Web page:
January is often a time to set goals and get enthusiastic about making the most out of a brand new year. Writing a list of resolutions can signal the beginning of some positive change, and can act as a powerful motivator.
However, objectives aren’t always met. Perhaps the items on the list are unrealistic or vague, or perhaps life just gets in the way, and priorities change.
In contrast to the traditional New Year’s resolutions list – where we are looking ahead and planning what we hope to achieve in the future – a gratitude list looks to our present and our past – which can be as recent as the last 24 hours. Gratitude has become a popular research area within Positive Psychology in recent years, and its benefits for mental well-being have been found to be far-reaching.
In his publications, Dr Robert Emmons, a professor of psychology at the University of California and a leading expert on gratitude research, suggests there are two layers to gratitude. The first is recognising that there is good in the world, and good in our own lives. The second layer is realising that much of this goodness is not thanks to us, but because of other people, and that we should feel and express appreciation for this.
Research has shown that expressing gratitude increases recorded levels of happiness and well-being; experiencing positive emotions has been seen to decrease negative emotions – or even undo them entirely. For example, people who experience high levels of gratitude have been found to have low levels of jealousy. It’s difficult, after all, to feel jealous of others if you’re too busy being grateful for your own good fortune.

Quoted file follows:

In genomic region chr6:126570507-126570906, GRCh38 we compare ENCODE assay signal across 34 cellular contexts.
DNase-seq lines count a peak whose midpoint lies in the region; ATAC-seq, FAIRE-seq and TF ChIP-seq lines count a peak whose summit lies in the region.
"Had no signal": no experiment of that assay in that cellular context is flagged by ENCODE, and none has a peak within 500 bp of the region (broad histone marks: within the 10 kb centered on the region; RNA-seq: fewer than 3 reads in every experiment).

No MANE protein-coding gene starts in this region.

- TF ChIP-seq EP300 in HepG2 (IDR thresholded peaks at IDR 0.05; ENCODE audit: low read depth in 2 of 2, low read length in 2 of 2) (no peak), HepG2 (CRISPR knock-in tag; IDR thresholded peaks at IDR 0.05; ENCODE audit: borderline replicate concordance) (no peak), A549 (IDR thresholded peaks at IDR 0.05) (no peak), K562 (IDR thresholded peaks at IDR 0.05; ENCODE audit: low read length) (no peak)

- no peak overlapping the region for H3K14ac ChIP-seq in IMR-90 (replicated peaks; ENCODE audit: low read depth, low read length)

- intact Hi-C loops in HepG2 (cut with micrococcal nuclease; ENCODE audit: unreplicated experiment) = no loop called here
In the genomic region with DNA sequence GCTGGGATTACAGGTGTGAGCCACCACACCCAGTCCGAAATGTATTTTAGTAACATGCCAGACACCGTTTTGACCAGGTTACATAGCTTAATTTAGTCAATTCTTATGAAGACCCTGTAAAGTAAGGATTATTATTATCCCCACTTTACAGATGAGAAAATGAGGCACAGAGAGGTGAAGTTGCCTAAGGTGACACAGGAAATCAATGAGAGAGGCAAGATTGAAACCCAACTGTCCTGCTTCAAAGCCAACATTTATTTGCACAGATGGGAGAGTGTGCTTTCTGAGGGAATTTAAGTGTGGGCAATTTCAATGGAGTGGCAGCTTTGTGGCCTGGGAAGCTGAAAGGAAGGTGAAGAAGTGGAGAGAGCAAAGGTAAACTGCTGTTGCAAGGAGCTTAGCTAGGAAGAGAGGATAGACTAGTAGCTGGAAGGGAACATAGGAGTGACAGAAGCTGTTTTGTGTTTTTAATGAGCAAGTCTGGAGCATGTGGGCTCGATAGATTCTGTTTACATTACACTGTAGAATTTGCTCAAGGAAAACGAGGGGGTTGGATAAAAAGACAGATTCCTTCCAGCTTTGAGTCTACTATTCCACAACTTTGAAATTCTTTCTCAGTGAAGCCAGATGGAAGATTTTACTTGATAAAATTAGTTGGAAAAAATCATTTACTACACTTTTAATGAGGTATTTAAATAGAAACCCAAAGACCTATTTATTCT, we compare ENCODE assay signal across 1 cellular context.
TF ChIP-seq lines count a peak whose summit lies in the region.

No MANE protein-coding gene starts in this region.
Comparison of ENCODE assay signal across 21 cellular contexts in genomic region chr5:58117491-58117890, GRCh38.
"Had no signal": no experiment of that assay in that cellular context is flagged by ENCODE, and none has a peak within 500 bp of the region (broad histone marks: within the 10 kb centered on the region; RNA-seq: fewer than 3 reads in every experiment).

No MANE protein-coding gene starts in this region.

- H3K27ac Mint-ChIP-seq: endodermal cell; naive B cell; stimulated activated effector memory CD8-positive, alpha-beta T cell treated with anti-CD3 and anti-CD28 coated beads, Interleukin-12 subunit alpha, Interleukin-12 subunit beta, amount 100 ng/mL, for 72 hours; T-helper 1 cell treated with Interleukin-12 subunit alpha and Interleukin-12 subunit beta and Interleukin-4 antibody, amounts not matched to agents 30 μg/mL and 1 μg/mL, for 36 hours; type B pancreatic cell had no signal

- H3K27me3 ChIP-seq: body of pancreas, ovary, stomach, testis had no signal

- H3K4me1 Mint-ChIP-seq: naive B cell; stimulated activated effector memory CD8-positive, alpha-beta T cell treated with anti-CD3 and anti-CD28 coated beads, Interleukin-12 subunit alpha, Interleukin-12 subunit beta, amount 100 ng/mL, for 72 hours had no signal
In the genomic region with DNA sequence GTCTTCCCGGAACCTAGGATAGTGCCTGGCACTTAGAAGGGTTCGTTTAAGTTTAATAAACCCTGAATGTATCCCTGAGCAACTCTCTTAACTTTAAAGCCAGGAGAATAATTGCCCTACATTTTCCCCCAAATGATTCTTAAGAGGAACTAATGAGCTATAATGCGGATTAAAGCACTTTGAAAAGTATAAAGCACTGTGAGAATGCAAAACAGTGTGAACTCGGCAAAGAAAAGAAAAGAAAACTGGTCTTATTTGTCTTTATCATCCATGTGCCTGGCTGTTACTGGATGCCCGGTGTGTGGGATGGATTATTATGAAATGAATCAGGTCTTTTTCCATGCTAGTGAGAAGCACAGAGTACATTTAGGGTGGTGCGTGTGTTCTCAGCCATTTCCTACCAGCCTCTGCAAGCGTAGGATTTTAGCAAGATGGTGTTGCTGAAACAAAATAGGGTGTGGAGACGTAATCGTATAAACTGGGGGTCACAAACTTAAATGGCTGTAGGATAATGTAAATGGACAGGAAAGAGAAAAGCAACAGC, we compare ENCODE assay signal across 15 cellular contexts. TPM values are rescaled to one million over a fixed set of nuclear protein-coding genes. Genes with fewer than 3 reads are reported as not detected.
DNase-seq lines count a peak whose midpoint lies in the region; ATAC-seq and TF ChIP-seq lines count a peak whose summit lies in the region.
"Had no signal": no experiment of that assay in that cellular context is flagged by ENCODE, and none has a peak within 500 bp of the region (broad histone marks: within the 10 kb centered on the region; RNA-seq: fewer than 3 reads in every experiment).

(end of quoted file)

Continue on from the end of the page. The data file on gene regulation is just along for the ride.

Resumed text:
By exercising gratitude, we’re free to be present in the moment and feel good about our own lives.
This is not to say that if we are grateful we are apathetic about our own future, or that expressing gratitude means never thinking about setting goals or making changes. Rather, gratitude creates a kind of balance to the way we see our own experiences, which, unsurprisingly, helps to make us feel more optimistic and satisfied with life.
As well as helping us feel better, practising gratitude can improve our interpersonal relationships.
Given that a large part of being grateful involves thinking about how other people have helped us, and feeling thankful towards them, it makes sense that the exercise would improve relationships.
By feeling grateful towards others, it’s likely we will treat them better, be more forgiving and kinder; and in doing so, relationships are bound to flourish.
So how do we become more grateful, and by extension, reap all the positive rewards that research suggests are possible? Psychologists, including Emmons, suggest that we should take an active role in bringing gratitude into our lives.
Writing a gratitude journal every night before going to sleep is one way to do this; and taking time for deeper reflection may generate a higher level of positive emotions than just quickly listing items. Try asking yourself – why am I grateful for this thing? Who and what contributed to it, and how did that come about?
You don’t necessarily need to look far to find something to be grateful for. You might notice how delicious your lunch is, and feel grateful because it’s benefiting you by giving you energy or making you happy. You might then consider all the elements that, together, made this lunch possible: the farmers and optimal weather conditions that grew the crops; the delivery people who brought the produce to the shop; the chef (if you didn’t cook yourself) … the list just goes on and on.
Start by thinking of just three things to write about in your gratitude journal, every night, and see if you notice any positive changes, this new year and every day that follows.
Happy new year, Young Post readers!